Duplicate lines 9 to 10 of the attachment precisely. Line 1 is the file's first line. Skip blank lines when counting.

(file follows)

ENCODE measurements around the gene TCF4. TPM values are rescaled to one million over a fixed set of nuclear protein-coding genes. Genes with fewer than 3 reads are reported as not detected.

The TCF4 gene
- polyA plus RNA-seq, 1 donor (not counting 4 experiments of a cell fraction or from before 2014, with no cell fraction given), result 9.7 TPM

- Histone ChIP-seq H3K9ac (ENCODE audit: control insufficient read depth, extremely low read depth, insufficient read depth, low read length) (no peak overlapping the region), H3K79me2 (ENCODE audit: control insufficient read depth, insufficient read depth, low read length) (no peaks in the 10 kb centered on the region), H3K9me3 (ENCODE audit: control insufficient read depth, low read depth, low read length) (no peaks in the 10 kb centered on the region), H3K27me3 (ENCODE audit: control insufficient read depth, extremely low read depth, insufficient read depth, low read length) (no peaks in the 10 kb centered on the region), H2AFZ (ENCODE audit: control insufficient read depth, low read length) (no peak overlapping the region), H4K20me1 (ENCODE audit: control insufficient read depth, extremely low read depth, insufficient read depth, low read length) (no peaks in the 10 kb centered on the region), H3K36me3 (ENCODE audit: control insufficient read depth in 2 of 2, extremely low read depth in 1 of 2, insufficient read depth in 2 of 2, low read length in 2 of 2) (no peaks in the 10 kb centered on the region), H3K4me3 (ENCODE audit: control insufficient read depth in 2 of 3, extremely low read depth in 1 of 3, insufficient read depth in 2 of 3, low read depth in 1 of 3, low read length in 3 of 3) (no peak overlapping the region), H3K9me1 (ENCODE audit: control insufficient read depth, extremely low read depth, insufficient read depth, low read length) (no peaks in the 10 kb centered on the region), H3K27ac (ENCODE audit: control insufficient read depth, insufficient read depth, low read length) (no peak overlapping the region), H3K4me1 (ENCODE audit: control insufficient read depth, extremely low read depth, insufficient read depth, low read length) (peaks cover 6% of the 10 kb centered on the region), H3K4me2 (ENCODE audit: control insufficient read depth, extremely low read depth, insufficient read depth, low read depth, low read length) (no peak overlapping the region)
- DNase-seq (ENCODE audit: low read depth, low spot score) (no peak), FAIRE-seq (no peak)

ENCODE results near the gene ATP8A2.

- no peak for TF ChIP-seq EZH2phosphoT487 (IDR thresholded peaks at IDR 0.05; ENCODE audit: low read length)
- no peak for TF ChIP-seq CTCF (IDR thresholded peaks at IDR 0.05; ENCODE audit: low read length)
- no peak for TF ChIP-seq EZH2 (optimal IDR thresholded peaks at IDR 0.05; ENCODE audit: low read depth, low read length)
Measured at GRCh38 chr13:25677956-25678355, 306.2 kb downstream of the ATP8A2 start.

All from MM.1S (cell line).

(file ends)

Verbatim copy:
- no peak for TF ChIP-seq EZH2 (optimal IDR thresholded peaks at IDR 0.05; ENCODE audit: low read depth, low read length)
Measured at GRCh38 chr13:25677956-25678355, 306.2 kb downstream of the ATP8A2 start.